Editor’s note: Rory Herron is one of two UK interns spending their summer at Monsanto’s global headquarters, under a program with Scotland’s Saltire Foundation. The Saltire Foundation is an independent charitable organization representing a new vision for Scotland, providing invaluable opportunities through experience, learning and business networking. Its undergraduate internship programme offers Scotland’s students the chance to spend 8 weeks working at a top multinational company with the aim of encouraging candidates to develop their confidence, skills and capacity to succeed.
By Rory Herron
I am now just over the half-way point in my 8-week Corporate Marketing & Communications internship at Monsanto in St. Louis.
Before starting my internship I already knew that Monsanto was a global employer of over 25,000 people worldwide and its Global HQ here in St. Louis is the workplace of some 5000 St. Lousians – people who call St. Louis home.
These people are proud to live here. It is where they have a house, spend time with friends, raise their family and most importantly, follow the St. Louis Cardinals. The community here is their community and in light of that, employees here have clocked more than 10,000 hours of volunteer work over the past year.
While the bulk of the company’s operations are carried out on a global scale, the company’s charity wing The Monsanto Fund is taking it upon itself to demonstrate Monsanto’s commitment to the community in the city of St. Louis with their new Grow St Louis project.
Last week (August 9th), I made my way to the Jewel Box in Forest Park; the location of the launch of this new project, which is the latest within Monsanto’s larger “St. Louis Grown” campaign. At the launch, Monsanto CEO Hugh Grant introduced Grow St. Louis as a pledge to award money to local schools or non-profit organizations who contribute to society here in St. Louis. Sums of cash will be awarded each quarter (to the organizations or schools who receive the most votes from the citizens of St. Louis) in order to fund winning projects and help make a real difference in the community.
To me, community is extremely important. Despite moving from a small town called Limavady in Northern Ireland, to the Scottish city of Glasgow, to gain my chosen university degree, my roots are very important to me–and Limavady will always be home. It’s where I went to school, had my first job, represented my community on the sports field and made lifelong friends. From Scotland, I still follow my local Gaelic Football fixtures at both club- (town) and county-level, keep up-to-date with local news, and speak to friends and family all the time.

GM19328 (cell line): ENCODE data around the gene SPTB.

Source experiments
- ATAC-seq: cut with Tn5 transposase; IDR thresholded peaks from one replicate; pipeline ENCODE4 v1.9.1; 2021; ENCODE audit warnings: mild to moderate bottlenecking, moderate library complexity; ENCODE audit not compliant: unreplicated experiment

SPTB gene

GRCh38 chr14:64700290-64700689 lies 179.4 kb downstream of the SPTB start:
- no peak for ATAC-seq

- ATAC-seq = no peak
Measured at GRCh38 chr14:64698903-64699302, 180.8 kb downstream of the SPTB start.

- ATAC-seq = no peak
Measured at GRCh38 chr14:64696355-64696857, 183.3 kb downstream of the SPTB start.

My parents, who are both teachers, are well known for volunteering in Limavady’s community and my father’s volunteer work is honorable in the same way that the volunteering performed by Monsanto employees in St. Louis is honorable. Not only does he sit on the board of a local initiative to encourage cross-community development between Catholics and Protestants (encouraging the community to serve the community) but he is also one of the leaders of our town’s branch of the St. Vincent de Paul society. This charity has branches all over Ireland and represents a unique network of social concern, giving practical support to those experiencing poverty and social exclusion, by providing a wide range of services to people in need. One example of the work that they do is an annual toy-campaign before Christmas time where poorer families can apply to receive presents (donated by others in the community) to give to their children on Christmas morning.
The work that my father does is inspiring, in the same way that Grow St. Louis will be. The quarterly grants will be $15,000, $10,000 and $5,000 but Hugh Grant noted that these initiatives always start out small, and with momentum and support there is just no telling what this could lead to for the city and the citizens of St. Louis. YWCA CEO Adrian Bracy stressed the importance of collaboration between businesses, NGOs and government in strengthening the local community and St. Louis’ Mayor Slay took it upon himself to name August 9th “Grow St. Louis Day”, ensuring that it will become an annual milestone in the community calendar. I may be a couple of hundred thousand miles from home, but no matter where you are in the world, it’s refreshing to see that community ethos remains the same.
My fellow intern Kitty and I will be volunteering at Community Cuts for Kids this coming Sunday at the Monsanto YMCA on Page Boulevard. Unfortunately this won’t count towards the 10,000 hours done by Monsanto employees this year, but we are looking forward to it all the same!
In the meantime, thanks for reading and good luck to all the applicants for the Grow St. Louis project!